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Living Small

Walden Pond

I’ve always known I would live small. Not small in terms of the overall arc of my life’s story, but small in my living space.

When I was a kid, we moved into a classic New England farmhouse of the “big house, middle house, back house, barn” variety. With a family of eight plus assorted pets and farm animals, we needed the space. We had acres to roam inside and out. But my preferred place in that grand old house was my bedroom closet.

It wasn’t any typical modern closet. This was a closet that ran the length of my bedroom tucked in under the eaves. It smelled of plaster dust and old wood. I cleaned it out and turned it into my writing den. It was cozy and warm on a rainy or snowy day, perfect for communing with my adolescent muse. I sat for hours scribbling down my deepest thoughts and heartfelt wishes.

A second closet in the bedroom next to mine was another favorite spot. I set that up as a playroom for my sisters. There lived the stuffed animals and baby dolls, all the flotsam and jetsam of little girls. We used the space as a place to put on plays or invent stories.

When, as a young teenager, I learned of Thoreau’s cabin at Walden, I knew I had found my ideal home. One room containing all that was essential. In my rambles around the countryside near our farm house, I picked out spots for my cabin. My favorite spot was on the shore of Adams Pond, my version of Thoreau’s beloved Walden Pond. That was the life for me.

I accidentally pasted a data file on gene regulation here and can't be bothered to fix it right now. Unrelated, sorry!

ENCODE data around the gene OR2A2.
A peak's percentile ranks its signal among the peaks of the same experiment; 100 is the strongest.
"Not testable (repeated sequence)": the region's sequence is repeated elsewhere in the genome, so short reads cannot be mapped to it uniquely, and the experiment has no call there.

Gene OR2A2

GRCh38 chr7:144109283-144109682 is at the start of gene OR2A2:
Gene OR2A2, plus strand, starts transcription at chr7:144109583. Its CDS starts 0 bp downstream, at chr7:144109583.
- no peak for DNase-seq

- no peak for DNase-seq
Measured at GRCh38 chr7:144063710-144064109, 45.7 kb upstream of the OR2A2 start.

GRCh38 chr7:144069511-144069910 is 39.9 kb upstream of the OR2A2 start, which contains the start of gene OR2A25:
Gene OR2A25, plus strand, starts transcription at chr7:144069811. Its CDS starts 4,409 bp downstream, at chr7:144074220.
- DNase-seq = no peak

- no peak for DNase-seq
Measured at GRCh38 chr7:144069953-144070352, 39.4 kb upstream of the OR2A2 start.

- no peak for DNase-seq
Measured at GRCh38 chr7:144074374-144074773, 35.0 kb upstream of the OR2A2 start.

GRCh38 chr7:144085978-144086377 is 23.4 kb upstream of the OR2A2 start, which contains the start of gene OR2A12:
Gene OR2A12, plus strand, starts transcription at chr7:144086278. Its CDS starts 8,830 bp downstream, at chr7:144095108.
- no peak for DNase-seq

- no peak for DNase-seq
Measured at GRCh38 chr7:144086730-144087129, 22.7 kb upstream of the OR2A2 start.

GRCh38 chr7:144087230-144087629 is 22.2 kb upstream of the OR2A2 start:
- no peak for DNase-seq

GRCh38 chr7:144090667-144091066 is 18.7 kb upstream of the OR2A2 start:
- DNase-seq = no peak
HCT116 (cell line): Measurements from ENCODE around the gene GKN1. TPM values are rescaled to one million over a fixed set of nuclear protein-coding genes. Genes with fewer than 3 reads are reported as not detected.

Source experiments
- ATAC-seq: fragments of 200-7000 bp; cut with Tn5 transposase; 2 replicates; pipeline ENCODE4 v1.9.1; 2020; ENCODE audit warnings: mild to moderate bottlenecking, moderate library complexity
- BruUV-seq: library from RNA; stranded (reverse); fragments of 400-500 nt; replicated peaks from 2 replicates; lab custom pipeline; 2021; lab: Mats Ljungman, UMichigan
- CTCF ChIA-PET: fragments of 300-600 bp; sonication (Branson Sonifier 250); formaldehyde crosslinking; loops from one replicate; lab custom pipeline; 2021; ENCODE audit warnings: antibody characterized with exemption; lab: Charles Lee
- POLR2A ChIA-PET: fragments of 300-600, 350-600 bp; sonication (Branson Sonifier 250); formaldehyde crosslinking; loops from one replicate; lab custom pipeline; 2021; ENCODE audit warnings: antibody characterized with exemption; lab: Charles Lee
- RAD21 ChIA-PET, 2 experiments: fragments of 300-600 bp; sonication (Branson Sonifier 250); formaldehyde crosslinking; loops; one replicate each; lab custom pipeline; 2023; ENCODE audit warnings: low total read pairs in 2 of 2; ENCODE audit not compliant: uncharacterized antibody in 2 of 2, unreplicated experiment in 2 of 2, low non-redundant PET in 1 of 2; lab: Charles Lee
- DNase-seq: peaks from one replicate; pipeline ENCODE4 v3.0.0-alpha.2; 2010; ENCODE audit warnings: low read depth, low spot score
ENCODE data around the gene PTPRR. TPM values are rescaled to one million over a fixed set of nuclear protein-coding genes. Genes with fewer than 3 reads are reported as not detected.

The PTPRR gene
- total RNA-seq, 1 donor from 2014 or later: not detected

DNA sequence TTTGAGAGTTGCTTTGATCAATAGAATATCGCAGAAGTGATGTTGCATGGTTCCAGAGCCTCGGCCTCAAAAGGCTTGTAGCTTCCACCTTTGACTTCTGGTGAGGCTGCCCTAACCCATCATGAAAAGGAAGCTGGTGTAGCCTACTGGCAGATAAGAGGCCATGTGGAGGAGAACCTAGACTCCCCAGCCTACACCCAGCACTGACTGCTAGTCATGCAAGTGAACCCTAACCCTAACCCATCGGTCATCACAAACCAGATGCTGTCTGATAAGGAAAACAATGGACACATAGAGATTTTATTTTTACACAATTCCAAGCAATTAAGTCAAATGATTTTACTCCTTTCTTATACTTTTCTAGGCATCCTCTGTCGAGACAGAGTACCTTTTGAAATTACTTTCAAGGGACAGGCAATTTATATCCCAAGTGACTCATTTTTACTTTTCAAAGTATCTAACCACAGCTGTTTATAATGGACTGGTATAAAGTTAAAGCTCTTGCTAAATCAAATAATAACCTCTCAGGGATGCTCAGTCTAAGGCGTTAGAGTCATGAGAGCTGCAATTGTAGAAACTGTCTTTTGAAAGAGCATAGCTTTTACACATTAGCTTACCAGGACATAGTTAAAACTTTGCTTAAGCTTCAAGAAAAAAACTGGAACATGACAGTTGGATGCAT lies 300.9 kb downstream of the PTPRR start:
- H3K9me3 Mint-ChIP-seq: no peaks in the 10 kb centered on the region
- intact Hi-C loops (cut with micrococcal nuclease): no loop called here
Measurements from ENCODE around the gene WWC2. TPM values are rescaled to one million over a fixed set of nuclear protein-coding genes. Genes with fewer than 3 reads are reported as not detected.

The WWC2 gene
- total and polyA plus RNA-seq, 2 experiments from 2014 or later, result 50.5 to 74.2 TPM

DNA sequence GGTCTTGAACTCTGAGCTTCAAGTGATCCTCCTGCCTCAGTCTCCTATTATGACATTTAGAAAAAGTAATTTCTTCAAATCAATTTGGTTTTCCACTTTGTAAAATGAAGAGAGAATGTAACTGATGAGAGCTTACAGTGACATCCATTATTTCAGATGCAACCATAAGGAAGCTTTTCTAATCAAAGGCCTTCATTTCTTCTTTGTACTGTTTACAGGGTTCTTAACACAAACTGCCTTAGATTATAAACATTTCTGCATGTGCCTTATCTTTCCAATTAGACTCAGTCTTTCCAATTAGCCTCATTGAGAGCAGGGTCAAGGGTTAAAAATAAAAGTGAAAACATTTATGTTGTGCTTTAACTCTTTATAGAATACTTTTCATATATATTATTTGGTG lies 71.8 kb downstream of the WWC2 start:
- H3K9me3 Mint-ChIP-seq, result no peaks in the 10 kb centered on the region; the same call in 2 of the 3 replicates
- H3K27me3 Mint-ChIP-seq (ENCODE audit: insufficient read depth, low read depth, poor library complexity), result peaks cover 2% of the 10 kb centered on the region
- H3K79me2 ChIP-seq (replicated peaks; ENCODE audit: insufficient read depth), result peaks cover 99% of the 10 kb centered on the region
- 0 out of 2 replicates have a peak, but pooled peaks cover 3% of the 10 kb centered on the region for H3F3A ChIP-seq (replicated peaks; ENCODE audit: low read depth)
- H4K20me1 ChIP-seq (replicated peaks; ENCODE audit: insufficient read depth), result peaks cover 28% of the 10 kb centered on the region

As I moved out into the world, the places that made me the most comfortable were the nooks I found. I am drawn to little rooms, porches, and alcoves tucked away from the busy-ness of the world. I have pored over small cabin designs, turned sheds into havens, carved out writing areas in alcoves, and dreamed always of how I could live small and simply.

When my husband and I were talking about moving into an RV full-time, it was a comfortable thought for me. I would be living small. Two hundred and thirty square feet. With two humans, one dog, and two cats. Tight quarters. For many this is the stuff of nightmare, being crammed into a small space. But for me, there is a feeling of “rightness.” Everything we need in one small space. The value-added benefit is that we have a far larger back yard now. We can hitch up and move to a new view very simply. After years of being tethered to one place, we can wander at will.

If Thoreau lived now, I think he would have embraced this lifestyle. I can see him in a van parked alongside a stream, writing in his journal about all that he sees and thinks. Simplicity. It was a major theme for his life, and it is for mine as well.

I still dream of my little cabin. It’s out there somewhere waiting for me. When the traveling days are through, I will go there, wherever “there” is. I will lift the latch and push open the door and breathe a sigh to be home at last.   

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